An Interpretative View of the Origin of the Early Chinese Revolution from the Perspective of Secret Societies: Retrospect and Reflections from the History of Social Thought, Part II

早期中国革命起源的秘密结社阐释—— 一个社会思想史的回顾与反思(之二)

In: Rural China
Xu Wang (王旭) Department of History and Institute of Marxism, Fudan University (复旦大学历史学系、复旦大学马克思主义研究院) Shanghai China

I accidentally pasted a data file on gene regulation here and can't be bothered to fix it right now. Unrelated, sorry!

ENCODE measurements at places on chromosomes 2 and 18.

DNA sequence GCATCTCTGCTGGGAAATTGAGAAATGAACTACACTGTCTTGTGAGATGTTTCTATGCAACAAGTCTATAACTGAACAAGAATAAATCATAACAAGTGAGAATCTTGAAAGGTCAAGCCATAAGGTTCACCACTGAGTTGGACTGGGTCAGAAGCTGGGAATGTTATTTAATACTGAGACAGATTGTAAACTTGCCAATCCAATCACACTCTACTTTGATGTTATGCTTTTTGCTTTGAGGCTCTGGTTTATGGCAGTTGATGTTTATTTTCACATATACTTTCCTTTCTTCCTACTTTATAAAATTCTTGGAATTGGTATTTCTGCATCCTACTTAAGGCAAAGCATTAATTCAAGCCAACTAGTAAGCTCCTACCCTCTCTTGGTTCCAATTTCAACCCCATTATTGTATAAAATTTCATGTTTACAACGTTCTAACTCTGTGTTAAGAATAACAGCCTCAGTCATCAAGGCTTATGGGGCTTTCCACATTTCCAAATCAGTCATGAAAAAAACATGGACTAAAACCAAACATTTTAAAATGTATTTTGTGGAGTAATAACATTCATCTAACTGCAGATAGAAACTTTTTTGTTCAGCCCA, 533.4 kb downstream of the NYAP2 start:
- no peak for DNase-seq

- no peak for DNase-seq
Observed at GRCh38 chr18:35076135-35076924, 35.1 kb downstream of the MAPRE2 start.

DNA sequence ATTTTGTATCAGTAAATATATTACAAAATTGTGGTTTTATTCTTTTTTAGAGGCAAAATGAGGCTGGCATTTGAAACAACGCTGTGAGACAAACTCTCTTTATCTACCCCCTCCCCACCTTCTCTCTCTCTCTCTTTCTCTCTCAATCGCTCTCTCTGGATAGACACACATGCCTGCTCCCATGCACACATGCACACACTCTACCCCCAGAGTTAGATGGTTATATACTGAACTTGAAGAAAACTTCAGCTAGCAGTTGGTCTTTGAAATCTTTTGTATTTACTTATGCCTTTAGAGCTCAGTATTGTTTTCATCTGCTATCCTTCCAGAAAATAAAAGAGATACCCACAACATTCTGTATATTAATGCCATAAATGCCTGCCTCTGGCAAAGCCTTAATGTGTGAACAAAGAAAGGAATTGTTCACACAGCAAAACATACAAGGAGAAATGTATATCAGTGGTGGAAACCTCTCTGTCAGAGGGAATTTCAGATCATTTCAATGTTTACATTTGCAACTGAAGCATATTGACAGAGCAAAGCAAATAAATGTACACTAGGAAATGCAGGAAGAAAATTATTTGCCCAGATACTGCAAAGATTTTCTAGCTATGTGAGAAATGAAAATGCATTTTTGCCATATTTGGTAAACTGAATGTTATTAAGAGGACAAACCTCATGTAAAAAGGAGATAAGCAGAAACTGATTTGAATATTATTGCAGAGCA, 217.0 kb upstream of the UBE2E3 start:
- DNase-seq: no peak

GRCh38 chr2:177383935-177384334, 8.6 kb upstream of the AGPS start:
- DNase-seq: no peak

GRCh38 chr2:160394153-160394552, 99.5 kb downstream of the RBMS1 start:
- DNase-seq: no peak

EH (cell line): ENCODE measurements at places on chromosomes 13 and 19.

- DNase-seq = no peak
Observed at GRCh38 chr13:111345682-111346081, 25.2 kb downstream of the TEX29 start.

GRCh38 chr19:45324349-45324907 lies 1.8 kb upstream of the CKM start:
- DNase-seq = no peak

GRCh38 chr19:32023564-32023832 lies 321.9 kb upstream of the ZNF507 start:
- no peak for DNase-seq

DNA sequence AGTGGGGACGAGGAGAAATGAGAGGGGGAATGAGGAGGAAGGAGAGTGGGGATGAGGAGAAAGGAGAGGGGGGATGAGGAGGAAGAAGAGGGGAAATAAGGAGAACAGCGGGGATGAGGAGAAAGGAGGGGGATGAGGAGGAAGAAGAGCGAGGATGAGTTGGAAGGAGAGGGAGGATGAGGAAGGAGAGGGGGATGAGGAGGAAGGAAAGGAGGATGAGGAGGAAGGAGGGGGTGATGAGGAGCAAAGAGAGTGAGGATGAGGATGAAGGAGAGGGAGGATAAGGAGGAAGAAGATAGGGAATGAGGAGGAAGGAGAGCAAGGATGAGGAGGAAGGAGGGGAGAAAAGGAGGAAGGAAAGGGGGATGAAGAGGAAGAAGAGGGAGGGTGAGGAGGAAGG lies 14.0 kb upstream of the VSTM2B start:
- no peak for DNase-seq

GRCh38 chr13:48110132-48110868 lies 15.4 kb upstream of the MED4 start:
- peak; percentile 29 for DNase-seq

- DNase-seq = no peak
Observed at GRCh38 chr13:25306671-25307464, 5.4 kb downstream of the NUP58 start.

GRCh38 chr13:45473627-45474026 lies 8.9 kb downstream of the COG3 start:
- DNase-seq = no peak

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The development of the Chinese revolutionary movement in the early twentieth century absorbed cultural resources from traditional secret societies and associations. The White Lotus, the Tiandihui, the Gelaohui, the Triad, and the various secret societies that had emerged in the Taiping and the Boxer rebellions were all incorporated into the discourse system of revolutionary history. The secret societies’ slogans of “overthrow the Qing and restore the Ming” and “rob the rich to help the poor” merged with the revolutionaries’ platform of “drive out the Manchus” and “relief for people’s livelihood,” and finally advanced the success of the Xinhai Revolution and was turned into a coherent historical narrative. After the founding of the Republic of China, Sun Yat-sen and Song Jiaoren carefully assessed the function of secret societies and distinguished them from modern political parties. On the other hand, leaders of the Communist Party, such as Mao Zedong, Qu Qiubai, Yun Daiying, and Chen Duxiu, emphasized the ideological transformation of secret societies and the suitable role they could play in the revolution, thus showing a dynamic strategy of allying with these organizations. The history of the relationship between the Chinese revolution and secret societies reflects the changing characteristics and logic of the underclass of Chinese society.

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